Affordable housing and below-market office space are coming to the Citywide Banks site on East Colfax in Aurora
The Urban Land Conservancy continues to move beyond Denver’s borders.
The nonprofit real-estate company the Urban Land Conservancy is making big moves on the East Colfax corridor. The organization’s most recent purchase along that part of the Denver-Aurora border: Citywide Banks’ building and 1.77-acre site at 10660 East Colfax Ave. in Aurora.
The Urban Land Conservancy plans to lease the distinct modern building as office space for nonprofits and other mission-driven organizations. Rent will be below market rate. Eventually, the Urban Land Conservancy will bring in a developer to build affordable housing on the property’s south lot.
“On this property we will work to anchor long-term community benefit in the East Colfax Corridor, helping to further local community goals, including minimizing displacement of existing residents and businesses,” said Sarah Harman, vice president of real estate for the Urban Land Conservancy, in a statement. “Preservation of the iconic, three-story office building will provide a dynamic new Main Street opportunity for nonprofits and community-serving organizations.”
The Urban Land Conservancy has designed the Aurora project with community input from Impact East Colfax, a group it leads with the neighborhood organization the Fax Partnership. The voices of locals have been key throughout the visioning process, Harman said.
The Citywide Banks branch is near Aurora’s downtown, not far from the Aurora Fox Theatre and the People’s Building. The area has seen its share of booms and busts.
Aurora’s downtown was built as a suburb of Denver along the former Colfax streetcar line. When the strip turned into a four-lane highway, which Playboy once dubbed “the longest, wickedest street in America,” that section of Aurora thrived with motels, restaurants and commerce.
Then came the interstates, which killed most highway travel, and Colfax Avenue hit hard times.
These days, the East Colfax Corridor at the Denver-Aurora border is a long struggling, impressively multicultural community that’s becoming a hotbed of fresh economic activity.
But the new growth, some activists and residents fear, is pricing out people currently living there.
Developers in Denver, including the Urban Land Conservancy, see enormous opportunity along East Colfax.
While residents experience gentrification, some profit-driven developers and real estate investors are eager to cash in on the area’s cheaper-than-Denver property rates, proximity to transit and burgeoning cultural life. But the Urban Land Conservancy hopes its own efforts create homes and an economy that nurtures communities that might otherwise be pushed out.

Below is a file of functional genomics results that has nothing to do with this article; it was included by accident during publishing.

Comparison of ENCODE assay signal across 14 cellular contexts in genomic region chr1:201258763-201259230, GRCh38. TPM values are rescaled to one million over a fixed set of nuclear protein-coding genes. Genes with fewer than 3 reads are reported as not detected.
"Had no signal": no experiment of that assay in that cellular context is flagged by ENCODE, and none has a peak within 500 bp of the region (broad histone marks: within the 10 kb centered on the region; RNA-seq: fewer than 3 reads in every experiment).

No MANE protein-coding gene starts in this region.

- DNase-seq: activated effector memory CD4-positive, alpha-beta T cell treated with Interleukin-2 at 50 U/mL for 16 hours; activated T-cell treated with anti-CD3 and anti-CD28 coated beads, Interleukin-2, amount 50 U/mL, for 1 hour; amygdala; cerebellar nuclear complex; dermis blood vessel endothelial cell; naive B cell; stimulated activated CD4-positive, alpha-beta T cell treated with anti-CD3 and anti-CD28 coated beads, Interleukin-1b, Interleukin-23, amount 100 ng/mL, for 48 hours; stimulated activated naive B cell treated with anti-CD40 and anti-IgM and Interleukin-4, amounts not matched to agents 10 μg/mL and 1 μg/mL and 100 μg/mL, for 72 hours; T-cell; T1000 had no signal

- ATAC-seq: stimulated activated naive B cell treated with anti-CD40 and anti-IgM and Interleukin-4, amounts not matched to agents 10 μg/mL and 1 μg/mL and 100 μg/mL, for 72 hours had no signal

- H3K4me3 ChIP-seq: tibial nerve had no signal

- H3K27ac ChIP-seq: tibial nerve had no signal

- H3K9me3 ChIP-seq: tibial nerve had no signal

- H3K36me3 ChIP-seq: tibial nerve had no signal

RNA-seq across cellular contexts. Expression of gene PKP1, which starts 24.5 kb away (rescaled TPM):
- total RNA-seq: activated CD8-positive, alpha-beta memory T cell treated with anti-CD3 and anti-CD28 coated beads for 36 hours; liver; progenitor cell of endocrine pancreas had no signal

“It would be naive for me to say, ‘Oh, yeah, within this work we’re solving the greater metro issues around gentrification and displacement,'” admitted Urban Land Conservancy CEO Aaron Miripol. Still, he added, “I know we’re making a small dent.”
And that dent is long lasting.
The nonprofit’s deals with developers work like this: The group buys the ground and leases it to companies that build their own buildings on the site. Part of the ground lease mandates that whatever’s built is devoted to affordable housing and/or mission-driven nonprofits and organizations. That lease lasts 99 years, a term which can be renewed.
Having fast access to capital has been critical in purchasing properties for affordable housing and nonprofits, Miripol said. So how does that work?
The nonprofit funded its efforts on the Citywide Banks project with help from the Nesbitt Commercial Group and a low-interest loan from the 1STBANK’s Metro Denver Impact Facility. The facility, which is essentially a low-interest loan through 1STBANK, is in turn funded, in part, by the Colorado Health Foundation, the Colorado Trust, Colorado Housing and Finance Authority, Gates Family Foundation, the Piton Foundation, and the Denver Foundation.
The Metro Denver Impact Facility, Miripol explained, is a model for how banks, foundations and nonprofits can work together to develop cities in an affordable and community-driven way through low-interest capital.
Urban Land Conservancy has built most of its 45-plus projects in Denver; now the city is becoming too expensive for the nonprofit.
The new Aurora purchase is part of the 18-year-old organization’s move to launch projects outside Denver. The Urban Land Conservancy can buy cheaper land and buildings in the suburbs, and the group now has projects in Commerce City, Lakewood, Westminster and Aurora.
Working in the suburbs will likely continue to be a focus for the nonprofit.
In Denver itself, the Urban Land Conservancy has major sites in Five Points and Northeast Park Hill, but those neighborhoods are simply too expensive for future projects, Miripol said.
Even Elyria-Swansea — where the nonprofit is building out a $250-million transit-oriented-development with Columbia Ventures that will include permanently affordable housing, community-based commercial space and a health clinic — has become too pricey for new developments for the Urban Land Conservancy.
“To be fair, we could not enter that community today,” lamented Miripol. “It’s just far too expensive.”
Yet the Urban Land Conservancy hasn’t left Denver altogether.
Over the summer, the nonprofit announced the June purchase of the Johnson and Wales campus, with Denver Public Schools and the Denver Housing Authority. That massive project, near East Colfax, will include affordable housing, business incubators and space for nonprofits.
For the Urban Land Conservancy, old spaces can be repurposed and preserved for the community instead of torn down and exploited for developers.
“We don’t always have to think about what’s the highest investment market rate return,” Miripol said.